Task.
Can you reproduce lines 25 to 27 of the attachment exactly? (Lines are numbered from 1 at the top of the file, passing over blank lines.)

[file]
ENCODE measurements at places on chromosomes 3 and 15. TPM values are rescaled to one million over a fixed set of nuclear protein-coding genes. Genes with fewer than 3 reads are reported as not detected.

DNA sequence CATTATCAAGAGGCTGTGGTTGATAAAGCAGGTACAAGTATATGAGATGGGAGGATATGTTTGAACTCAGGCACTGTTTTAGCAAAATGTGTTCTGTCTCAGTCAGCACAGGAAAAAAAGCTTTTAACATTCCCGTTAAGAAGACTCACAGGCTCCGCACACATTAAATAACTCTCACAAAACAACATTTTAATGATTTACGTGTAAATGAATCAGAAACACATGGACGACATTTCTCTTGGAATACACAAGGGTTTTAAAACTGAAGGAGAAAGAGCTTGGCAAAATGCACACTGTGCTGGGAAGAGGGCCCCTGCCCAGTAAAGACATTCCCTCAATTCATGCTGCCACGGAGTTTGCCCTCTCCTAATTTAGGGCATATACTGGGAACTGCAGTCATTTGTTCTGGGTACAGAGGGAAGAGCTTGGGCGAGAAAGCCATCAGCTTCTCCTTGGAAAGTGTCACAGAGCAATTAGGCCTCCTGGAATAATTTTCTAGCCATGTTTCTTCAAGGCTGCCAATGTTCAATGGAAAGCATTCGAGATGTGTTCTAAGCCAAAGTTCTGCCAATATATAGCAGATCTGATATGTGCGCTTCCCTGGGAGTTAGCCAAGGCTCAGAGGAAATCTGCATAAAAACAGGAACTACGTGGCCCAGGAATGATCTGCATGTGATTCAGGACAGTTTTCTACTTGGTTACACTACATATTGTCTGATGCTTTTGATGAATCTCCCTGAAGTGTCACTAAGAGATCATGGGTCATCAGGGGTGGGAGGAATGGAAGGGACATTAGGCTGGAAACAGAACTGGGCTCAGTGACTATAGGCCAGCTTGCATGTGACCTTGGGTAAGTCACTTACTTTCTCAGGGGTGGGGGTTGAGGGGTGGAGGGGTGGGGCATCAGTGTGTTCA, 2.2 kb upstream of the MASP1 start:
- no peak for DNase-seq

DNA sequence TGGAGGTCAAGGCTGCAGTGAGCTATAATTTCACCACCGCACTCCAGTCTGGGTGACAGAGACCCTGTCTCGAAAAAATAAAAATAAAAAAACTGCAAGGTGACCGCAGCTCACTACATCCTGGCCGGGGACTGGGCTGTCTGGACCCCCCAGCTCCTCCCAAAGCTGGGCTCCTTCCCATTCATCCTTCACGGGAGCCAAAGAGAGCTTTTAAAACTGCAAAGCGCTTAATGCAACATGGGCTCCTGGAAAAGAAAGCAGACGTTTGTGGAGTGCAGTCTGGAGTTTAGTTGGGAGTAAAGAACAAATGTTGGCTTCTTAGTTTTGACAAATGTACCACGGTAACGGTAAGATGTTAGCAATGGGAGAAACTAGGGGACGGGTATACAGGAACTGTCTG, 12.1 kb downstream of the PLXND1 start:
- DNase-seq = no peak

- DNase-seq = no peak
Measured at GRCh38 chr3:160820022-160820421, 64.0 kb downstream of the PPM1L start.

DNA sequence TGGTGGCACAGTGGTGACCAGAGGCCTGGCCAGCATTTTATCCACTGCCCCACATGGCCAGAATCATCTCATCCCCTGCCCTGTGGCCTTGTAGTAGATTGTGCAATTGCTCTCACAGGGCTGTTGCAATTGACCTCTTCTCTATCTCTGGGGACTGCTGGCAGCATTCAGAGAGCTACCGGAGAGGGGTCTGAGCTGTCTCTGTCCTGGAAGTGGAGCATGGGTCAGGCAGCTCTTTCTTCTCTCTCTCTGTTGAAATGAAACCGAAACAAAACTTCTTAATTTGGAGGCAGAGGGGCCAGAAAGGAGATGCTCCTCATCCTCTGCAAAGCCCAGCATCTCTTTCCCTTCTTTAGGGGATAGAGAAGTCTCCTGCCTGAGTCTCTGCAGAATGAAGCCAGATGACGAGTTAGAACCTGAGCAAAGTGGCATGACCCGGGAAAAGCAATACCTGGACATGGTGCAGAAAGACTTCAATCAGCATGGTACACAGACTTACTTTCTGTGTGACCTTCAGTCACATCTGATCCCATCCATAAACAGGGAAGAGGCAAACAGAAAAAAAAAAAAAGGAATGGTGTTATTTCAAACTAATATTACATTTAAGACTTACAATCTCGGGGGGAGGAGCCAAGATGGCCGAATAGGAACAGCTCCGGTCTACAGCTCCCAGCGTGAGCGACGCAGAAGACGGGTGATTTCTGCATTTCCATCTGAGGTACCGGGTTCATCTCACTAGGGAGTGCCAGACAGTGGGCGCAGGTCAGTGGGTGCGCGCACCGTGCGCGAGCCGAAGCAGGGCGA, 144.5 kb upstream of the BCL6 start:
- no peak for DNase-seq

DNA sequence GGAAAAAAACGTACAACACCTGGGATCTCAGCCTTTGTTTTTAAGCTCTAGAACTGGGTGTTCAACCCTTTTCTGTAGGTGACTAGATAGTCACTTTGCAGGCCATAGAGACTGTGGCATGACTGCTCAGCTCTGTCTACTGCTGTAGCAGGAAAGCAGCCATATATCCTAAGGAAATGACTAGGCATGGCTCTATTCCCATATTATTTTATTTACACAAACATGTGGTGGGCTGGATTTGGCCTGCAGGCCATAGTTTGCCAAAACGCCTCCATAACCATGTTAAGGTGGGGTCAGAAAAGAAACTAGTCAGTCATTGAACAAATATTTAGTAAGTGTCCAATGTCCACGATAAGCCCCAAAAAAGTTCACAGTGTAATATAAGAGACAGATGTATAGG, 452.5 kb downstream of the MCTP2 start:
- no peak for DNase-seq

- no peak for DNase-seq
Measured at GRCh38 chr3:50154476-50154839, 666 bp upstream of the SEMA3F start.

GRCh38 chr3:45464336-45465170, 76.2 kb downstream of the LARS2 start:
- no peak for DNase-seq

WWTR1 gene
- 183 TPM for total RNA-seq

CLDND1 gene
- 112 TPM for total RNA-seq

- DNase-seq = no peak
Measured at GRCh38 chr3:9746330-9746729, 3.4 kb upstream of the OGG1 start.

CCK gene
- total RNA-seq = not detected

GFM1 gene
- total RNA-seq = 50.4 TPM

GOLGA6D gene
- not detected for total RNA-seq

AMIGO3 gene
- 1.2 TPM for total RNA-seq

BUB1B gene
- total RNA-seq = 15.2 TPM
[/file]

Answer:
- total RNA-seq = 50.4 TPM

GOLGA6D gene
- not detected for total RNA-seq